An Illustrated Guide to Common Weeds of New Zealand. Roy, Popay, Champion, James & Rahman. 1998. A guide to identification of the common weeds in New Zealand, using colour photographs and simple text to allow anyone to easily identify weeds. Each plant is listed by both botanical and common names, and indexes to both names enable easy searching. A simple guide to flower colour and size helps indentification of plants when in flower. Favoured habitats are described, as well as distribution in New Zealand and the region in which the weeds originated. Additional comments on usefulness, toxicity and other interesting information are also included for many of the weeds. It will be a valuable reference for scientists, students, gardeners, and those working in industries affected by weeds. 282pp, 245x170mm, softback, $54.95 ISBN 0-473-05296-2
The comprehensive taxonomic guides to the flora of the New Zealand botanical region, for anyone who wishes to identify and name plants. An on-line table of the approximate number of plant species known in New Zealand is available from this page.
Flora of New Zealand -Desmids:
Botany of the Manawatu district of New Zealand. E. Esler. 1978. habitat descriptions, listing of genera, species, distributions. 206 p. few B&W photos. hardcover. $20.00- 3 copies left
Checklist of New Zealand Lichens. D J Galloway. 1992. A checklist and classification of New Zealand lichens is presented based on recently published phyetic schemes in the Ascomycotina, and on revisions of individual families and genera. The checklist comprises 274 genera (251 of lichen-forming fungi, and 21 of lichenicolous fungi),and 1190 taxa (1162 species, and 28 infraspecific taxa). Synonyms are given of all validly published lichen names based on New Zealand flora. Relevant recent literature sources are included, where applicable, under particular genera. 55pp, softback, $20.00- 2 copies left
Checklist of the Mosses of Banks Peninsula, New Zealand. Landcare Research Science Series No. 17. B H Macmillan. 1996. This is the first checklist published on the mosses of Banks Peninsula, and pulls together previous research by many other botanists. It is a useful guide for the moss flora of most of the eastern South Island area, but also has applicability to mosses in New Zealand generally. It records 234 moss speciesnearly half the moss flora of New Zealandknown to be growing on the Banks Peninsula, and includes those which have been noted in the early literature from the Peninsula area. Discussion of physical features, climate, and vegetation of the Peninsula is provided. Herbarium voucher numbers are given, and reference is made to the earliest published record for each species. A comprehensive bibliography and an index of family and Latin names are included. some B&W photos, 80pp. softback, $25.00. ISBN 0-478-09302-0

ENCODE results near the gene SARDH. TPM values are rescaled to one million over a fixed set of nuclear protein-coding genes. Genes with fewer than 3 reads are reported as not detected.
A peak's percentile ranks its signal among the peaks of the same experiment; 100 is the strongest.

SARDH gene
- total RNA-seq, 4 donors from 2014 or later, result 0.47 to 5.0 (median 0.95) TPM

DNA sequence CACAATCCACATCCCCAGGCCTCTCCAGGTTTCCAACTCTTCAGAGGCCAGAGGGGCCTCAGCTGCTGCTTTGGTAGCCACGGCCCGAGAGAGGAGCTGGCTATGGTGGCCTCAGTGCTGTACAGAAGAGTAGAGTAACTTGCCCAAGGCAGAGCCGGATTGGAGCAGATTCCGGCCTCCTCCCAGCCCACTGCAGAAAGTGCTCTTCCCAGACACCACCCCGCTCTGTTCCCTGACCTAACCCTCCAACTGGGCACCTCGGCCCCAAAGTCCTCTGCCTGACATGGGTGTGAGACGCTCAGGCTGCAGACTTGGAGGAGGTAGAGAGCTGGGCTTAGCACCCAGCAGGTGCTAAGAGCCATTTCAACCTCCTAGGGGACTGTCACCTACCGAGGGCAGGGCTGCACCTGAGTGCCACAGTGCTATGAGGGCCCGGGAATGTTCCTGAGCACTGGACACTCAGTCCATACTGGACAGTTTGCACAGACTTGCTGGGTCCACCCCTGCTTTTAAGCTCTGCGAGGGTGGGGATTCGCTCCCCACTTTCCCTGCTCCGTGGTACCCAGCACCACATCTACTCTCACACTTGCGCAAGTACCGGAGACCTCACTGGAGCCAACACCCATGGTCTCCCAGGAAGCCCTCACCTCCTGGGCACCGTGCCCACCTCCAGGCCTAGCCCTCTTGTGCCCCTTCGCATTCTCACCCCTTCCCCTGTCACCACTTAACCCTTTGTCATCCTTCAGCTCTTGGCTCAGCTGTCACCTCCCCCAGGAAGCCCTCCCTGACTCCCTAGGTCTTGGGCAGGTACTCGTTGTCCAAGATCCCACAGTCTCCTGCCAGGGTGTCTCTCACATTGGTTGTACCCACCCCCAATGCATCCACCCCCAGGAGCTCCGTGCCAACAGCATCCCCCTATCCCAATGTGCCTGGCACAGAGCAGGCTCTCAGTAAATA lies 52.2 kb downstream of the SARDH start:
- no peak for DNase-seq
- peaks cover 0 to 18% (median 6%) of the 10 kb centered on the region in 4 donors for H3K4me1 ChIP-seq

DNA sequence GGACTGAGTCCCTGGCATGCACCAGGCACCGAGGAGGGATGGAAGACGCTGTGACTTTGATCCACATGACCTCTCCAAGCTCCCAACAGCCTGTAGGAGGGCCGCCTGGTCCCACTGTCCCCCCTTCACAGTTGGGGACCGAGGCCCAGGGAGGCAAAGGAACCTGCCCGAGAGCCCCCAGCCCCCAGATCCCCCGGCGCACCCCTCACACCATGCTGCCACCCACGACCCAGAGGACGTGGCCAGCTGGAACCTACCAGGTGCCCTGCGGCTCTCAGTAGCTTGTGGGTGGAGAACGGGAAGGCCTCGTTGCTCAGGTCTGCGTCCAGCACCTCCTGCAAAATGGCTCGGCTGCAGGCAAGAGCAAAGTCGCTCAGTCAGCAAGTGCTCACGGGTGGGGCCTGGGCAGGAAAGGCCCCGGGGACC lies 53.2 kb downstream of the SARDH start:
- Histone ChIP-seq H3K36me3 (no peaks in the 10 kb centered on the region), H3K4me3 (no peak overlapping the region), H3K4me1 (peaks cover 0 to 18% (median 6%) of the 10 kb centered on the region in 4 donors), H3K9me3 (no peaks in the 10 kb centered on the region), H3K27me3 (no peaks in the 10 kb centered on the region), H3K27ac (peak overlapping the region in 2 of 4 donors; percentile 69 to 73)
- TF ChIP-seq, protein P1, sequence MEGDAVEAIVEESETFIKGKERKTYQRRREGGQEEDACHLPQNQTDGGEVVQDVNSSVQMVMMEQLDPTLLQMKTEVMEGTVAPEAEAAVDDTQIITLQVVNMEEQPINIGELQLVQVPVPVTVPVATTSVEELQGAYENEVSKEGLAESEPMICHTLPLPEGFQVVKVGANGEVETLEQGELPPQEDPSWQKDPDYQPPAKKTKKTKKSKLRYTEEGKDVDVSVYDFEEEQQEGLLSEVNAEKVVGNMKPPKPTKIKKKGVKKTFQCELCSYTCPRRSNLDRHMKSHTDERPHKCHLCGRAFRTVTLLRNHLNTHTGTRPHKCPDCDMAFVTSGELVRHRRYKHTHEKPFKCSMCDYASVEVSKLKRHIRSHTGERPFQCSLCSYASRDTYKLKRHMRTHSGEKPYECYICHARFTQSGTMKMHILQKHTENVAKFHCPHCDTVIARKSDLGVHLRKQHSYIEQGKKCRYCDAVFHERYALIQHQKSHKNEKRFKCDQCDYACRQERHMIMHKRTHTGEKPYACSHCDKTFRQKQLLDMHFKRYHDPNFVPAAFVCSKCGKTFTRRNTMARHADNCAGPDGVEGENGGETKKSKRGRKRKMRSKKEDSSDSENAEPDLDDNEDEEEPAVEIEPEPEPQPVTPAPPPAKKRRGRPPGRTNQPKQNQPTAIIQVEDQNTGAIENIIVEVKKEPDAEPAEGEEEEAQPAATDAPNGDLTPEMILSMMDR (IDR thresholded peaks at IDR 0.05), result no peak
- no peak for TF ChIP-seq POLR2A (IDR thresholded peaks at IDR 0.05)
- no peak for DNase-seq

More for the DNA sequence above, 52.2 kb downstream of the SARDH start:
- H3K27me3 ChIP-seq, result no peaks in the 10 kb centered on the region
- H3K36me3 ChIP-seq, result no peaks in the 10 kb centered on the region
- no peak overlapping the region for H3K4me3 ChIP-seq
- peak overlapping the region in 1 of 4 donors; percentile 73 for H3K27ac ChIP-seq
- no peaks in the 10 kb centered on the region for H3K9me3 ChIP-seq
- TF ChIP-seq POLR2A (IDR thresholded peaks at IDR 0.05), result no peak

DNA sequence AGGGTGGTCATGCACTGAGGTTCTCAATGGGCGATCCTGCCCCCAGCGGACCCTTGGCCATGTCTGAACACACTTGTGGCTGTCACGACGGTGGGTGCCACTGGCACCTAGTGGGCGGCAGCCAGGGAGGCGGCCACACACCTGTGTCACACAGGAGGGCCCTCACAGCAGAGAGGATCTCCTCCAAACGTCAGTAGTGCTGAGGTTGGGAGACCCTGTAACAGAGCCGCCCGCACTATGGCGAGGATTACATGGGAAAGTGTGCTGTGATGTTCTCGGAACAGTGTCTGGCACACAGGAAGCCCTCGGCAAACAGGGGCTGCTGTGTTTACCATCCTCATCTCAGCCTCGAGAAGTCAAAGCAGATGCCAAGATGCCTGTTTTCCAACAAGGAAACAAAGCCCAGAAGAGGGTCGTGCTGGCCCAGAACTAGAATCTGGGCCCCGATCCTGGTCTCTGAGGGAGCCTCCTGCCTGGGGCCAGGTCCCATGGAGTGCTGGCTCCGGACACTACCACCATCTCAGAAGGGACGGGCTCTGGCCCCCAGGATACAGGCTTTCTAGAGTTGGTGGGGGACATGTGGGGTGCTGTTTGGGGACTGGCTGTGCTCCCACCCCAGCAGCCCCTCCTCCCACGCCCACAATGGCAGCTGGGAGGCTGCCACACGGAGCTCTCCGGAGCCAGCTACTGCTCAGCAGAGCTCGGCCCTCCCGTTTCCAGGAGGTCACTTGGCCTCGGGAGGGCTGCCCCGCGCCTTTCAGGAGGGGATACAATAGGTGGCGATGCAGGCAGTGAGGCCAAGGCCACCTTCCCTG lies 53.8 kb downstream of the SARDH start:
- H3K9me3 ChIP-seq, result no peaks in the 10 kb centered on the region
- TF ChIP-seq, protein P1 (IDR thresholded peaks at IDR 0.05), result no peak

Common Names of Plants in New Zealand. Compiled by E R Nicol. 1997. Plant names - whether Latin or English - cause problems for anyone involved in casual gardening, horticulture or botanical research. This handy and informative compilation contains over 6500 names - from Aaron's beard to Zulu nut - for cultivated and wild plants found in New Zealand, including many native species. The book contains two large lists: one with Latin equivalents given for common names, and a second listing ordered by scientific names from Abelia to Zostera for easy cross-referencing. This book will be of use to gardeners, nurseries and garden centres, botanists, and anyone working with or having an interest in plants. 115pp, softback, $29.95. ISBN 0-478-09310-1
Current Names of Wild Plants in New Zealand. By MJ Parsons, PCM Douglass & BH Macmillan. 1999. A list of botanical names in current use for wild plants in New Zealand, as used by the Plant Herbarium CHR at Landcare Research in Lincoln, Canterbury. Wild plants are defined as those that are indigenous to New Zealand or have been collected growing spontaneously outside a fenced area or as weeds in a sown or planted community. The list is based on the current revisions of the Flora of New Zealand volumes I IV (1961- 1988), and includes revisions up to 31 December 1995. Gymnospermae, Monocotyledonae (except grasses) and Dicotyledonae are covered. Each listing includes the current scientific name, authorities, common and/or Maori names if recorded, relevant Flora or journal reference, a distribution guide, and an indication of taxon status. This book is an ideal step into the Flora of New Zealand volumes, all of which are still in print. 1998, 206pp, 297x210mm, softback, ISBN 0-478-9319-5. $42.50